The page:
While we have done a lot of in depth coverage of Hospital EHR systems, we haven’t spent nearly enough time on many of the other IT systems that make a hospital a success. I actually think this is true across most of the health IT industry media outlets. The $36 billion of government handouts might have had an influence on this, but it’s unfortunate. While many are distracted by the EHR incentive money, a lot of other beneficial hospital IT systems are getting left behind.
One of those non-EHR software that should be considered by a hospital is an end-to-end patient flow system. When done right, a quality patient flow system can increase patient satisfaction, improve the quality of care, and make a hospital more efficient. All of these are worthy goals for hospitals of all sizes.
Let’s take a few minutes to look at some of the important features that I believe should be incorporated in a hospital patient flow system.
End-to-End – If you’re going to implement a patient flow system, then you’re going to need a system that handles the entire patient flow. Yes, that means it should handle: transport, admitting/transfer, bed management, and discharge. As most of you know, I generally lean towards implementing best of breed software in hospitals as opposed to the all in one software behemoth. You should not follow this best of breed strategy with your patient flow system. If you want something that will kill patient flow, try to integrate multiple systems. Then, sit back and watch the finger pointing. An end-to-end system will avoid these issues, and will be key to a successful patient flow software implementation.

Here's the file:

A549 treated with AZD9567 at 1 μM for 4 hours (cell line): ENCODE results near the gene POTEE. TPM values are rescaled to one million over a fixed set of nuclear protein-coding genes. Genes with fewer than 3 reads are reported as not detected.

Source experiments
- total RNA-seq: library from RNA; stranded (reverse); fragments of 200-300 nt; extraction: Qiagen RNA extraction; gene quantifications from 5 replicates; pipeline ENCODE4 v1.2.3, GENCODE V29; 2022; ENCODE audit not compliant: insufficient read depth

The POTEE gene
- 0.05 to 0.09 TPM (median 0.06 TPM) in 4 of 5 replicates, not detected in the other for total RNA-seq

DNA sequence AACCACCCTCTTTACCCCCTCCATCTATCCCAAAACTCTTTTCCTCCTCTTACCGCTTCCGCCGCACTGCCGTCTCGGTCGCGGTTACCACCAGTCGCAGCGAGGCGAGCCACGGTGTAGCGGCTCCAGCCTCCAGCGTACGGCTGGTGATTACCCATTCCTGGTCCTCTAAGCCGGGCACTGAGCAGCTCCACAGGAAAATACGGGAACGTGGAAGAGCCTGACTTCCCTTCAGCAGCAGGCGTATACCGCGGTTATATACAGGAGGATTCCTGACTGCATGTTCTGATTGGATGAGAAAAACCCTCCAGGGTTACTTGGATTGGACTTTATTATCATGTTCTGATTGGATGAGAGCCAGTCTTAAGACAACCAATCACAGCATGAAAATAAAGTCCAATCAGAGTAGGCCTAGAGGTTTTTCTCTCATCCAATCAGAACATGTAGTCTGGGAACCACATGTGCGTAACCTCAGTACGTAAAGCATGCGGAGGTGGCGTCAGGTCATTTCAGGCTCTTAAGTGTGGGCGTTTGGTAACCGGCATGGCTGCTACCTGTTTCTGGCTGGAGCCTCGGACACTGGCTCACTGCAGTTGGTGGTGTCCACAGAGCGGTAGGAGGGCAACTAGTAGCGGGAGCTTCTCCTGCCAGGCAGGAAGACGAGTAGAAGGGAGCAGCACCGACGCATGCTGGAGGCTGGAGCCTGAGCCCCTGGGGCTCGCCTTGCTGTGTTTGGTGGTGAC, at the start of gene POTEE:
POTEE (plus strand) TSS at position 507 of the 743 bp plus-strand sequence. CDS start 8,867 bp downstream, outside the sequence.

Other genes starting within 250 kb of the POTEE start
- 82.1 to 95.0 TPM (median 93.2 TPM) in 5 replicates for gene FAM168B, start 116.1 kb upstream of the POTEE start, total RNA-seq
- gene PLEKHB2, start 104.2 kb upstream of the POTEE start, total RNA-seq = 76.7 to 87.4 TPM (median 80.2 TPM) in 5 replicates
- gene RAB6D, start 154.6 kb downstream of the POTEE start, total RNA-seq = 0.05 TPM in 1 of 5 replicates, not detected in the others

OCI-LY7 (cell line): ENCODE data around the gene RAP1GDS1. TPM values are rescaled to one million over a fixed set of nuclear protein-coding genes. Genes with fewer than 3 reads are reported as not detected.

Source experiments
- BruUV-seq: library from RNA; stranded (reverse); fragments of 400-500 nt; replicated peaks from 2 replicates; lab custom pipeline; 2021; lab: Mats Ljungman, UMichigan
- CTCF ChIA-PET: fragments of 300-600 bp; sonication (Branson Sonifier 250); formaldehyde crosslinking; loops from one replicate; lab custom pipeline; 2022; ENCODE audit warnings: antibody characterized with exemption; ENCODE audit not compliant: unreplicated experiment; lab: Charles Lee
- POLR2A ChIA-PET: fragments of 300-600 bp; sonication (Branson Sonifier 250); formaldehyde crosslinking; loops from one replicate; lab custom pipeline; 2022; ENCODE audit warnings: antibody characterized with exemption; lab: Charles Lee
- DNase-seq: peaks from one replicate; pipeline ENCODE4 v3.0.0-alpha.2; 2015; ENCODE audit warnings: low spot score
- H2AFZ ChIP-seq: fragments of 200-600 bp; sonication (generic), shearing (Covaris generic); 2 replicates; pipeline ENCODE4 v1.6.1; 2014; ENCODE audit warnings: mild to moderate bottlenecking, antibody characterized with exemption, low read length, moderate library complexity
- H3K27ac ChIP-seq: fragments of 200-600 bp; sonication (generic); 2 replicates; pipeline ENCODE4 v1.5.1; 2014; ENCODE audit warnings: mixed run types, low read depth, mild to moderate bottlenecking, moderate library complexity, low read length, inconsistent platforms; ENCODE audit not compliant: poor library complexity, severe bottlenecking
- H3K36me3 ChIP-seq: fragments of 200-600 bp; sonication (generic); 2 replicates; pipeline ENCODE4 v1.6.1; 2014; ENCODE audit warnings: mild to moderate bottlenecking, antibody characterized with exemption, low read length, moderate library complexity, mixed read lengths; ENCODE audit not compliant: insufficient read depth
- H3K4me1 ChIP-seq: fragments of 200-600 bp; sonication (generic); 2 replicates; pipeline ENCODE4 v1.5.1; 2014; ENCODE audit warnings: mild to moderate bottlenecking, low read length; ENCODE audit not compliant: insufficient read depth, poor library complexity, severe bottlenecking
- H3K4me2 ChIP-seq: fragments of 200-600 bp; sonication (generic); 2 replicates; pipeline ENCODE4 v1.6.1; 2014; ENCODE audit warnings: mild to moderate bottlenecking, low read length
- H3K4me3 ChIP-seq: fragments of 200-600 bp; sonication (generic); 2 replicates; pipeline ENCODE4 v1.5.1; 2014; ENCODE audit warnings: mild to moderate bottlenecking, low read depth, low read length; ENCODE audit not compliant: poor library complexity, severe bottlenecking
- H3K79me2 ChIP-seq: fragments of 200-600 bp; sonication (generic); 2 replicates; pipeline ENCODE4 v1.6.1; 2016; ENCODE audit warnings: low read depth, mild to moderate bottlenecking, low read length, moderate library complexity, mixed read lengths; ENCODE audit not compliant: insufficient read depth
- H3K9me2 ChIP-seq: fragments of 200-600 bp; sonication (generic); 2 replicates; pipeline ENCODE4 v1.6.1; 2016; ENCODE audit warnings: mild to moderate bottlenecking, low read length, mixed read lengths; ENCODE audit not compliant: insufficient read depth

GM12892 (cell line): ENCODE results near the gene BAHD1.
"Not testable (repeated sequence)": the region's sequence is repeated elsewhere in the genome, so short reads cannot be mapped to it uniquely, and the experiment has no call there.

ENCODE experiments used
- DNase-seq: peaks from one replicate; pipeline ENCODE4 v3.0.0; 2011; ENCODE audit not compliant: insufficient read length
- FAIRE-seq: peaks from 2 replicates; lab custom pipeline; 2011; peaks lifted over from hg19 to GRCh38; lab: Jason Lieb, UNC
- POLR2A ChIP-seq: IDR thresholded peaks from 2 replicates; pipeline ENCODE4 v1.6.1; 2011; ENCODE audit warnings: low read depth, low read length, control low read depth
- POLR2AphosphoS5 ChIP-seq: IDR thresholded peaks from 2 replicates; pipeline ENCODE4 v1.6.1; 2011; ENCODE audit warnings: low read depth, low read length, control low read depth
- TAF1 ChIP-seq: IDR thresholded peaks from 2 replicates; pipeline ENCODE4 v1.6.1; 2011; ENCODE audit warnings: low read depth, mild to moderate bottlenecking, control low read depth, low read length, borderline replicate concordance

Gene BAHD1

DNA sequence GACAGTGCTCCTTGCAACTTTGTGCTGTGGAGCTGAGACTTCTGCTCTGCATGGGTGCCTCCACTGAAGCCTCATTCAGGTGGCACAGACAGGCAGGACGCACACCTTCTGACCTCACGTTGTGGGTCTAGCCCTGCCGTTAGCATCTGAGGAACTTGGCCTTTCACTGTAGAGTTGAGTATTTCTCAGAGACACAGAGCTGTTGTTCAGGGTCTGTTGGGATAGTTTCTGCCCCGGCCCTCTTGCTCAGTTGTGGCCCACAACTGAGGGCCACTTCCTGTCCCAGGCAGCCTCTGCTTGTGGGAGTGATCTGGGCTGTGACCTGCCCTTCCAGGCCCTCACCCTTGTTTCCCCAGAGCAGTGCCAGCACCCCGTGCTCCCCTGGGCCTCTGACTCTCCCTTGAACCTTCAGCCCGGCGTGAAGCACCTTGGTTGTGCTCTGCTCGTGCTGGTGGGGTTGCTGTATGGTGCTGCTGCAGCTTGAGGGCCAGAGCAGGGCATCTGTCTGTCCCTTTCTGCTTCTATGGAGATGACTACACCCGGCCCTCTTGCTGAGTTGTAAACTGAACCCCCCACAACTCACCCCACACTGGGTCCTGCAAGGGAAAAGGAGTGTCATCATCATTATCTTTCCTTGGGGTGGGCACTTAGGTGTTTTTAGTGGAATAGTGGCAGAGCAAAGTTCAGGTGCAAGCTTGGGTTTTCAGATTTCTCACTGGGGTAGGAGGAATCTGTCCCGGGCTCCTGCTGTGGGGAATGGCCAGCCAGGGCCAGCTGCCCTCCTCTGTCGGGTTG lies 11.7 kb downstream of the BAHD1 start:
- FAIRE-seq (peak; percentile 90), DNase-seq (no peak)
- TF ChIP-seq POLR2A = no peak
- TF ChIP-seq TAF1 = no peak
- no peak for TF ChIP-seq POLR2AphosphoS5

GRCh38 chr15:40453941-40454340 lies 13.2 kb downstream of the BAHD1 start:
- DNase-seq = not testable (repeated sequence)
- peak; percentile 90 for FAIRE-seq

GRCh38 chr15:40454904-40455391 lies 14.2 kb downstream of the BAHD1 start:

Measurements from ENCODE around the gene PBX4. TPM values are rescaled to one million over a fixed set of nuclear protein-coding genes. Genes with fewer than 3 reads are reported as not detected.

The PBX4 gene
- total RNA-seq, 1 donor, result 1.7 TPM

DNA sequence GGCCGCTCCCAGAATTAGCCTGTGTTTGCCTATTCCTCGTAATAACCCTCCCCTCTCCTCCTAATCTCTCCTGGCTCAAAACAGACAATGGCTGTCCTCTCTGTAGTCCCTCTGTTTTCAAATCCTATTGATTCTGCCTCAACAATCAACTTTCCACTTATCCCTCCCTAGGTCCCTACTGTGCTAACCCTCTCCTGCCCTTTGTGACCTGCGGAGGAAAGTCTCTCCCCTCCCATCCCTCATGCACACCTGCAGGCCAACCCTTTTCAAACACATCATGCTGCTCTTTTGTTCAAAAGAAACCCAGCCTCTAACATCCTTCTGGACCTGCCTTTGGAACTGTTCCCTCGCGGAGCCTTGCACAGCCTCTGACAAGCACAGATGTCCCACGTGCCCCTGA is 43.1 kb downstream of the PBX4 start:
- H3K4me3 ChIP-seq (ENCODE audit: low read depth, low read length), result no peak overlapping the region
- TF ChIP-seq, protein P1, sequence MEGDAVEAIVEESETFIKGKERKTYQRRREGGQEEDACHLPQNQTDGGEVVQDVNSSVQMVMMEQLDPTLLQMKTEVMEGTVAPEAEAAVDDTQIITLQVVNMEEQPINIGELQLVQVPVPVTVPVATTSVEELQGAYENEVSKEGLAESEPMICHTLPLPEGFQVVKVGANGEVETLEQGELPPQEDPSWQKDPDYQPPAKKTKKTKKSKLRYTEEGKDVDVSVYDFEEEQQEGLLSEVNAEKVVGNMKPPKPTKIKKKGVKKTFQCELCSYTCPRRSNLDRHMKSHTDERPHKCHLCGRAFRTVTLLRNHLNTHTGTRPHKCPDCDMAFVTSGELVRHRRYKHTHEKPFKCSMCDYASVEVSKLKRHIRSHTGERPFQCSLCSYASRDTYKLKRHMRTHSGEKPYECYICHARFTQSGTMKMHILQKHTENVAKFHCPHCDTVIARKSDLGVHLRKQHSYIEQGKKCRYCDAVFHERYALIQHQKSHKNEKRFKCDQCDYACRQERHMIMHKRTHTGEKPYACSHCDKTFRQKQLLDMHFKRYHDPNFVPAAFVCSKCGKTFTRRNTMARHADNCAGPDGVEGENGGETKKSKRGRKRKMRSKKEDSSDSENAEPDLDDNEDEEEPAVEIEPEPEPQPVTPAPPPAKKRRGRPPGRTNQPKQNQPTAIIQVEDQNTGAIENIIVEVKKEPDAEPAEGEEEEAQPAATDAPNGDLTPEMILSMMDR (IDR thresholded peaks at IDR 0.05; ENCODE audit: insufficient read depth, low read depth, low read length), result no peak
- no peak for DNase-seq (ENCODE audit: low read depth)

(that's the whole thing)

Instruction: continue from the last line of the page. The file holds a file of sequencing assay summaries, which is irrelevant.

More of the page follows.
Customizable to Hospital Workflow – This seems like an obvious feature that you’d look for in a patient flow system. Every hospital I’ve seen has unique patient flows all over the place. However, I don’t believe most hospitals spend enough time evaluating how all of these unique patient flows will work with the patient flow system they’re evaluating. Yes, this requires early involvement from clinical staff across the continuum of care, but the benefits of involving staff early will pay off in selecting the right software and later implementing the selected system.